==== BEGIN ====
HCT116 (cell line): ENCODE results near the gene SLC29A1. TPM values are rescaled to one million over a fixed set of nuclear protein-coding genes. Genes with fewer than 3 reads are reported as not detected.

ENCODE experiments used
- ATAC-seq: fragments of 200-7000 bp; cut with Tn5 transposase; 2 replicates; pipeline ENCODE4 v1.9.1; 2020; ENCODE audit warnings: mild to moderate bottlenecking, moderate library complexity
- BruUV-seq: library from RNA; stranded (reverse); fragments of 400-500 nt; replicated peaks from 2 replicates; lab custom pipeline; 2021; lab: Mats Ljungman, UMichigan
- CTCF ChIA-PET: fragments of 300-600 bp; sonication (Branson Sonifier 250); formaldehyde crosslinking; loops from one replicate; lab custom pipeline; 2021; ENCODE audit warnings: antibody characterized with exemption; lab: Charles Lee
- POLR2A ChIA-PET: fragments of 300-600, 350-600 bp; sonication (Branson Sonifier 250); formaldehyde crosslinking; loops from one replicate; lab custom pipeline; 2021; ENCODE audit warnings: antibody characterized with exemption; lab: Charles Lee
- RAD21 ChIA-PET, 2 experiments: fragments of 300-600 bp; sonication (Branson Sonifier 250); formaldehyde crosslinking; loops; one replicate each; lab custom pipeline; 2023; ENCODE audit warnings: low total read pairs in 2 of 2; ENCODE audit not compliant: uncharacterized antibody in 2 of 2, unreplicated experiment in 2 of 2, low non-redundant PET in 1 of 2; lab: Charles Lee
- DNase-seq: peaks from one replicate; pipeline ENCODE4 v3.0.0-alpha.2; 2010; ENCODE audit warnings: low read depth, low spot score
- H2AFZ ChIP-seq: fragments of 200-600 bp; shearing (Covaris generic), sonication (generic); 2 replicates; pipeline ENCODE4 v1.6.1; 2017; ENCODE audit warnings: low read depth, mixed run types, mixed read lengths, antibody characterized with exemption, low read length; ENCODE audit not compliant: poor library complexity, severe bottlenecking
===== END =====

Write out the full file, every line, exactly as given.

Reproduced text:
HCT116 (cell line): ENCODE results near the gene SLC29A1. TPM values are rescaled to one million over a fixed set of nuclear protein-coding genes. Genes with fewer than 3 reads are reported as not detected.

ENCODE experiments used
- ATAC-seq: fragments of 200-7000 bp; cut with Tn5 transposase; 2 replicates; pipeline ENCODE4 v1.9.1; 2020; ENCODE audit warnings: mild to moderate bottlenecking, moderate library complexity
- BruUV-seq: library from RNA; stranded (reverse); fragments of 400-500 nt; replicated peaks from 2 replicates; lab custom pipeline; 2021; lab: Mats Ljungman, UMichigan
- CTCF ChIA-PET: fragments of 300-600 bp; sonication (Branson Sonifier 250); formaldehyde crosslinking; loops from one replicate; lab custom pipeline; 2021; ENCODE audit warnings: antibody characterized with exemption; lab: Charles Lee
- POLR2A ChIA-PET: fragments of 300-600, 350-600 bp; sonication (Branson Sonifier 250); formaldehyde crosslinking; loops from one replicate; lab custom pipeline; 2021; ENCODE audit warnings: antibody characterized with exemption; lab: Charles Lee
- RAD21 ChIA-PET, 2 experiments: fragments of 300-600 bp; sonication (Branson Sonifier 250); formaldehyde crosslinking; loops; one replicate each; lab custom pipeline; 2023; ENCODE audit warnings: low total read pairs in 2 of 2; ENCODE audit not compliant: uncharacterized antibody in 2 of 2, unreplicated experiment in 2 of 2, low non-redundant PET in 1 of 2; lab: Charles Lee
- DNase-seq: peaks from one replicate; pipeline ENCODE4 v3.0.0-alpha.2; 2010; ENCODE audit warnings: low read depth, low spot score
- H2AFZ ChIP-seq: fragments of 200-600 bp; shearing (Covaris generic), sonication (generic); 2 replicates; pipeline ENCODE4 v1.6.1; 2017; ENCODE audit warnings: low read depth, mixed run types, mixed read lengths, antibody characterized with exemption, low read length; ENCODE audit not compliant: poor library complexity, severe bottlenecking